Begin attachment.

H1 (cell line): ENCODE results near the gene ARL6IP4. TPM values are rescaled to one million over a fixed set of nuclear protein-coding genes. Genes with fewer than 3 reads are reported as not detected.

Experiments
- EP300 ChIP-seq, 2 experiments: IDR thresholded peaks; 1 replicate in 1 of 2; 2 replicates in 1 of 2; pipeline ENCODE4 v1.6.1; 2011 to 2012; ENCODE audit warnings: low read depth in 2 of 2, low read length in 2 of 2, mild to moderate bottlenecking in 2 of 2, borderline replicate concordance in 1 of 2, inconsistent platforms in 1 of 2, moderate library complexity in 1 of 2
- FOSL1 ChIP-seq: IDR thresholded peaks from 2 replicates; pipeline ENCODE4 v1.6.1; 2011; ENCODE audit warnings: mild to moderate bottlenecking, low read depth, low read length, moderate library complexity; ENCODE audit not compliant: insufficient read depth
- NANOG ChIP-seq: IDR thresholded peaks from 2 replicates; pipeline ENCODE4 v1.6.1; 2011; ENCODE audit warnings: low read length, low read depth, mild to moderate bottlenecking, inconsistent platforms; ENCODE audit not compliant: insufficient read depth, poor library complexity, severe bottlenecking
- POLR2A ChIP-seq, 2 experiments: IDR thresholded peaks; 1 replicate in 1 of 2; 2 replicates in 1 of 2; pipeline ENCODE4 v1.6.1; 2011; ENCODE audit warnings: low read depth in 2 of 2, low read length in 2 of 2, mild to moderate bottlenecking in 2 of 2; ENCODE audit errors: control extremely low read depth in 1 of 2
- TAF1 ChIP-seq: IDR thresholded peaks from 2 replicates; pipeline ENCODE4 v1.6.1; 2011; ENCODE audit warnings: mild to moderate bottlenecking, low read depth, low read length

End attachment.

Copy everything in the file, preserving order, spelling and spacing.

H1 (cell line): ENCODE results near the gene ARL6IP4. TPM values are rescaled to one million over a fixed set of nuclear protein-coding genes. Genes with fewer than 3 reads are reported as not detected.

Experiments
- EP300 ChIP-seq, 2 experiments: IDR thresholded peaks; 1 replicate in 1 of 2; 2 replicates in 1 of 2; pipeline ENCODE4 v1.6.1; 2011 to 2012; ENCODE audit warnings: low read depth in 2 of 2, low read length in 2 of 2, mild to moderate bottlenecking in 2 of 2, borderline replicate concordance in 1 of 2, inconsistent platforms in 1 of 2, moderate library complexity in 1 of 2
- FOSL1 ChIP-seq: IDR thresholded peaks from 2 replicates; pipeline ENCODE4 v1.6.1; 2011; ENCODE audit warnings: mild to moderate bottlenecking, low read depth, low read length, moderate library complexity; ENCODE audit not compliant: insufficient read depth
- NANOG ChIP-seq: IDR thresholded peaks from 2 replicates; pipeline ENCODE4 v1.6.1; 2011; ENCODE audit warnings: low read length, low read depth, mild to moderate bottlenecking, inconsistent platforms; ENCODE audit not compliant: insufficient read depth, poor library complexity, severe bottlenecking
- POLR2A ChIP-seq, 2 experiments: IDR thresholded peaks; 1 replicate in 1 of 2; 2 replicates in 1 of 2; pipeline ENCODE4 v1.6.1; 2011; ENCODE audit warnings: low read depth in 2 of 2, low read length in 2 of 2, mild to moderate bottlenecking in 2 of 2; ENCODE audit errors: control extremely low read depth in 1 of 2
- TAF1 ChIP-seq: IDR thresholded peaks from 2 replicates; pipeline ENCODE4 v1.6.1; 2011; ENCODE audit warnings: mild to moderate bottlenecking, low read depth, low read length